November 22, 2017
    Executive director departs after put on administrative leave

    Differing accounts of what happened at diversity discussion


    Michael Blakeslee is now CEO of the National Association for Music Education following the departure of Michael Butera this week. 

    A message on the NAfME website announced the change after Butera had been placed on administrative leave. “After a thorough review process, [NAfME] and Michael Butera have agreed that he will not be returning to the association. We wish him well and thank him for his service to our purpose and mission,” the message reads.

    Butera was placed on leave following a table discussion in which he took part on April 26 at the National Endowment for the Arts. The discussion was on diversity in the arts. In a May 4 blog post by table mate and Alternate ROOTS operations director Keryl McCord, she described remarks that she said Butera made about African Americans and Latinos that she found troubling. 

    “If Mr. Butera had not left the room after making his remarks, this written response would not be necessary. But he did leave the room, depriving me and everyone else at the table a chance to respond, to try to engage in a dialog. What was said was said publicly, and was so deeply disturbing and has remained with me since our meeting, that I could not, not respond,” her post reads.

    Butera countered McCord’s account in a May 6 post on the NAfME Facebook page: “A recently posted blog entry referring to a meeting on diversity in the arts, which I attended on April 26th at the National Endowment for the Arts (NEA), included the attribution of comments to me of a racial and discriminatory nature. I want to make clear, unequivocally, that the reporting of these comments was a deeply inaccurate portrayal of the dialogue which took place that day. 

    “I also mentioned that the field of music educators, much like the general population of educators, is skewed toward white individuals. We have had ongoing and rich discussions in our association community about how best to address this issue, but have not yet been able to actualize a solution. This is not for lack of trying, but simply because of the enormous complexity of the issue. I am personally passionate about increasing the size and scope of the music education “tent,” and want nothing more than to grow the participation in our field of individuals from all different backgrounds.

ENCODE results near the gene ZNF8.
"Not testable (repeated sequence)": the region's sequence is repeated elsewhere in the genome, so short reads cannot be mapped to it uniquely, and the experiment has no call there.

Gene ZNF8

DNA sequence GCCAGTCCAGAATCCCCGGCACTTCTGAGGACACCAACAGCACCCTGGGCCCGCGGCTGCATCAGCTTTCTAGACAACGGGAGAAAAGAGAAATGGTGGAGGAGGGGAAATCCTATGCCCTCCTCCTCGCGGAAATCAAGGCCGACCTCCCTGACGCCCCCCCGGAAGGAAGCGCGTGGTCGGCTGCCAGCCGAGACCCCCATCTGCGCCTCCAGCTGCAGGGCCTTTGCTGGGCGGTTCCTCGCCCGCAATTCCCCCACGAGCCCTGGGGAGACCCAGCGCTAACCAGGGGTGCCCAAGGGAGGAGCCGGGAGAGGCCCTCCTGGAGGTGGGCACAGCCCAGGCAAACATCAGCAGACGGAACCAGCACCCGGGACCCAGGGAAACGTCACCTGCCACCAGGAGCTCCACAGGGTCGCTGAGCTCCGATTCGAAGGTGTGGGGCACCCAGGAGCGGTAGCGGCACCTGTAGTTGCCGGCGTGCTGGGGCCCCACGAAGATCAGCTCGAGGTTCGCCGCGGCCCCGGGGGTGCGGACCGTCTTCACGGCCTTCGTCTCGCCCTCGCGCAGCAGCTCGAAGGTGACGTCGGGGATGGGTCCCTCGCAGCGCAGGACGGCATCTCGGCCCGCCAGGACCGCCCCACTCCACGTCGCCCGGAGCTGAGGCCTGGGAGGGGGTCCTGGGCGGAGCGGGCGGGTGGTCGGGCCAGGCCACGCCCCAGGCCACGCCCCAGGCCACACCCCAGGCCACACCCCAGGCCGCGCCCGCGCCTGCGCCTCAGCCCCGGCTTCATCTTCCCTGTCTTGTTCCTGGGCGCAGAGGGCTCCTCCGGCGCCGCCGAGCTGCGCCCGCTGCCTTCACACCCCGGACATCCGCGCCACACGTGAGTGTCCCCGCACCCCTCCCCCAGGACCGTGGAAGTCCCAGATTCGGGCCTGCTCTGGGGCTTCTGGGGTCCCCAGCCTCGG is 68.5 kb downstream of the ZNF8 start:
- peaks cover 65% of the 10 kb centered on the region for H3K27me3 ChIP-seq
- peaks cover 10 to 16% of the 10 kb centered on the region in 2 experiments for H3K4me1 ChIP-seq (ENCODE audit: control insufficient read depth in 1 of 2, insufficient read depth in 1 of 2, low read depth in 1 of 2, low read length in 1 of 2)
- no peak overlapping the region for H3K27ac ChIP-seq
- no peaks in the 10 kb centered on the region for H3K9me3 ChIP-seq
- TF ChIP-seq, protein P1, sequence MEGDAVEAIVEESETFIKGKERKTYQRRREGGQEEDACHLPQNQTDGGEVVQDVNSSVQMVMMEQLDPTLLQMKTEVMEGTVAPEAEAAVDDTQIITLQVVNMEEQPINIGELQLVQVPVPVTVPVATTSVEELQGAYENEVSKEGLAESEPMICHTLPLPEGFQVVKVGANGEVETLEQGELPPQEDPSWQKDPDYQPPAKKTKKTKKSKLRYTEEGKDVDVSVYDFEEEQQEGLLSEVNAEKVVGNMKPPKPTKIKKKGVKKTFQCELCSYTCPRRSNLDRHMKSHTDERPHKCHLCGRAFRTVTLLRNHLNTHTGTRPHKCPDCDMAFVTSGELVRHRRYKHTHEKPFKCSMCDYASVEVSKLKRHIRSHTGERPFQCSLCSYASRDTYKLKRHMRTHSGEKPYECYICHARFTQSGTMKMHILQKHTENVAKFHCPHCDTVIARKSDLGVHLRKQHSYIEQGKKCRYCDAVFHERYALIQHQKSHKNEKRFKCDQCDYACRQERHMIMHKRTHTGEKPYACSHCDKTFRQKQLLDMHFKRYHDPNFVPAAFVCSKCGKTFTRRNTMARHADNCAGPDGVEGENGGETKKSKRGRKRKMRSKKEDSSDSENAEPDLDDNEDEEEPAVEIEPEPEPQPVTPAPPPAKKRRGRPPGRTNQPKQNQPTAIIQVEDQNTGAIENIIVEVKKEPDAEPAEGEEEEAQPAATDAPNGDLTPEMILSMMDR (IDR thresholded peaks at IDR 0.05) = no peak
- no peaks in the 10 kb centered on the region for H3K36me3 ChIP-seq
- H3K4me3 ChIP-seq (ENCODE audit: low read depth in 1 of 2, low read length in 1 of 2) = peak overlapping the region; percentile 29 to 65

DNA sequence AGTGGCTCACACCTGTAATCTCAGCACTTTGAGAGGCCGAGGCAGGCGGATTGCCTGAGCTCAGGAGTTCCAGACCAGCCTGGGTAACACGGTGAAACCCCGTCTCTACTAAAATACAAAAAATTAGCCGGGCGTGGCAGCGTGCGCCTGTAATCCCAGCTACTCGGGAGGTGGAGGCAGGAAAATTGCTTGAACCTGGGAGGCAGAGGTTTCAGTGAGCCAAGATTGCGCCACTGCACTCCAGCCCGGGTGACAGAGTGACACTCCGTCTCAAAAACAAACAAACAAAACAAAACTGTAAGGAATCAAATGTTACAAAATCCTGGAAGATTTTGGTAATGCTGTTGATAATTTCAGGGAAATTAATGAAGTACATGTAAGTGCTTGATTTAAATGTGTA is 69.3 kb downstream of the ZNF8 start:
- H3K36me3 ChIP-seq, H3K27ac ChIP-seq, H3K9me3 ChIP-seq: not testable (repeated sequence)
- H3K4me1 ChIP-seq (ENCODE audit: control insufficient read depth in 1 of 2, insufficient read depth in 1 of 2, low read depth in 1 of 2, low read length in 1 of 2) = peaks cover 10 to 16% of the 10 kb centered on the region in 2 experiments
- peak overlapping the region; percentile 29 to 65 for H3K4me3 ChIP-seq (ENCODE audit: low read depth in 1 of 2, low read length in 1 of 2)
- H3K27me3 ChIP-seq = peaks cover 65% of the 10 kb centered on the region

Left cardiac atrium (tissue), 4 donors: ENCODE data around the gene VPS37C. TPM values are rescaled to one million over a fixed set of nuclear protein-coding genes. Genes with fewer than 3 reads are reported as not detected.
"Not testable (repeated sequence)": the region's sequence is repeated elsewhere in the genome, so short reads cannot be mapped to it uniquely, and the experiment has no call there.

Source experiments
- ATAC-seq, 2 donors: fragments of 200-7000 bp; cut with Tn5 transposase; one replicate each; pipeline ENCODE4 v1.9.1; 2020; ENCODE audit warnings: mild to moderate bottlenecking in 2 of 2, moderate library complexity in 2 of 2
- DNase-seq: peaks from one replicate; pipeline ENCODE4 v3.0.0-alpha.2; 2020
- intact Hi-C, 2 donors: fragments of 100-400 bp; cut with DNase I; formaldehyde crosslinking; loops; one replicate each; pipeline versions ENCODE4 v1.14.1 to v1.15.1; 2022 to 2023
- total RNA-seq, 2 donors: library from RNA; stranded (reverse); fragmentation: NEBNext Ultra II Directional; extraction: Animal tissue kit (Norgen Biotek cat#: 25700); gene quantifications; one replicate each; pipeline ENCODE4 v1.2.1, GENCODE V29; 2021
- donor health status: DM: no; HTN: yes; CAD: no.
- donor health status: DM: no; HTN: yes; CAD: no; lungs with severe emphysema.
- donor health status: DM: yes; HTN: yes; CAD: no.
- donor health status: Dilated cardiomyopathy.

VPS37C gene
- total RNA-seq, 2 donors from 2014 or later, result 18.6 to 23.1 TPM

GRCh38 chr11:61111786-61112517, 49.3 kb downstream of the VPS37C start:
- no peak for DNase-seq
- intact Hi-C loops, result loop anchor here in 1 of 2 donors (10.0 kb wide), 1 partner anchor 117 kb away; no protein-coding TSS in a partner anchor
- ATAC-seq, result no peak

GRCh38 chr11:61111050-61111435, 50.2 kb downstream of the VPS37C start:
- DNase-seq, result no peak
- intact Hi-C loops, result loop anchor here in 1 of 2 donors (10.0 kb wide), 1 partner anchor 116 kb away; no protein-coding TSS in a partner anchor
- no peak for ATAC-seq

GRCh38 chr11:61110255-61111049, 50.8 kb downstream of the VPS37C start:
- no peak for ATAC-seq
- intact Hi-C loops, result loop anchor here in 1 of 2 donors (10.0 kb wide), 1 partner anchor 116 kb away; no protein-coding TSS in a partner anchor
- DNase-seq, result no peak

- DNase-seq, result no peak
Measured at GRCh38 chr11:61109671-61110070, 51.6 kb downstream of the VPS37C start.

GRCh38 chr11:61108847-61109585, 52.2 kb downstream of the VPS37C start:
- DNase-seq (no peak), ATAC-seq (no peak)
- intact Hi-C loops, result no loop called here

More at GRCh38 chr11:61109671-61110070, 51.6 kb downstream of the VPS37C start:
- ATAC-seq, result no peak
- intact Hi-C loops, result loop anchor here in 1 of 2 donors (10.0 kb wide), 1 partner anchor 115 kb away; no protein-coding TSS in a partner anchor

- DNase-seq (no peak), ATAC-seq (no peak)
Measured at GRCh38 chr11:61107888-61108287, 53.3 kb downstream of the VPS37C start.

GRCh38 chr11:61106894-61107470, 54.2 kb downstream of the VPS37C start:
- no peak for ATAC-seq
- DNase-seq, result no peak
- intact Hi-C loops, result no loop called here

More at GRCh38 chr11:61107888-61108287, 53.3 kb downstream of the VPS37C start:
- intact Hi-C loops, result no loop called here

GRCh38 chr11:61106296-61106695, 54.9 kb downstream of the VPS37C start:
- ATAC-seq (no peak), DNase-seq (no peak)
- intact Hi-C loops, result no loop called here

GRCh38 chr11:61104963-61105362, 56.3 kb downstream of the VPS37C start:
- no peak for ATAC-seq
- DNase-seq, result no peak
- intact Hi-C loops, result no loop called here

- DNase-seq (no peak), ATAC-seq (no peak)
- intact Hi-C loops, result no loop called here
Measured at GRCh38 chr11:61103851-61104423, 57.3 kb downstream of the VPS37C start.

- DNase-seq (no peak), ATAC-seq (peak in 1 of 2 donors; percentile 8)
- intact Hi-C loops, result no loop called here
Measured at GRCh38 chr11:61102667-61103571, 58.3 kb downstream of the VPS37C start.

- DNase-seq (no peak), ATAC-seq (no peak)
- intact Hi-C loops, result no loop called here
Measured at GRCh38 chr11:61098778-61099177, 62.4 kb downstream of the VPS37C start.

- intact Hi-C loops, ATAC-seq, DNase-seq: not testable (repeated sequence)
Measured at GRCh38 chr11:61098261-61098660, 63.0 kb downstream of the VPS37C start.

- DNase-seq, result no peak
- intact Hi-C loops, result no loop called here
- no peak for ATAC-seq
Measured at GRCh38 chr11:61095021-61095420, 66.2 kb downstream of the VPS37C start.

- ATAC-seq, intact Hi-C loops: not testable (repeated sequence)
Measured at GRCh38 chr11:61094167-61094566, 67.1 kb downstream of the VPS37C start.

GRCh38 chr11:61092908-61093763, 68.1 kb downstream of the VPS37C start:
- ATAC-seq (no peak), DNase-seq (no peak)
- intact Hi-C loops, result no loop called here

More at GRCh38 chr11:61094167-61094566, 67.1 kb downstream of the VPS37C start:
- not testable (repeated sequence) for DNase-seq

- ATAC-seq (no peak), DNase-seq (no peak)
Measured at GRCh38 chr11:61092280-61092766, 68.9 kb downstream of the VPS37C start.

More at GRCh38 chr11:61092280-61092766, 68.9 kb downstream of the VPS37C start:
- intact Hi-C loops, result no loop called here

At least one other person who was at the table supports McCord’s version

    On May 10, Butera was put on leave, which was announced on the NAfME website:

    “Last week, we were made aware of a situation involving remarks made by NAfME’s CEO, Michael Butera. We take this issue very seriously and, understandably, have heard from many in our community in recent days. Diversity, inclusion and equity in music and the arts are at the core of what we do at NAfME and we are committed to taking the appropriate actions to ensure that remains true. To that end, Mr. Butera has been placed on administrative leave while we conduct an objective investigation, which is nearing conclusion, into the matter. We have reached out to participants in last week’s discussion, including Keryl McCord of Alternate ROOTS, to fully understand what happened and assess the situation. We appreciate the dialogue that has taken place over the course of the last week and look forward to continuing this important conversation.”

    By the afternoon of May 11, the association announced his departure and Blakeslee’s appointment as CEO. 

    Blakeslee has worked at NAfME for more than 30 years. He has served as editor of the award-winning Music Educators Journal and of Teaching Music magazine, and many NAfME publications. He has directed the development of music education initiatives and innovative online tools for music education. In 1994, he was editor of the National Standards for Arts Education: What Every Young American Should Know and Be Able to Do in the Arts. In 2010, he managed the process that resulted in the 21st Century Arts Skills Map, published by the Partnership for 21st Century Skills. And he served on the National Coalition for Core Arts Standards leadership team in the development of the 2014 Core Arts Standards.

    He has taught at institutions in the U.S. and abroad, notably at Northern Virginia Community College, Virginia Commonwealth University, the Universidad de Los Andes, and the Universidad Nacional Pedagógica de Colombia. 

    Association TRENDS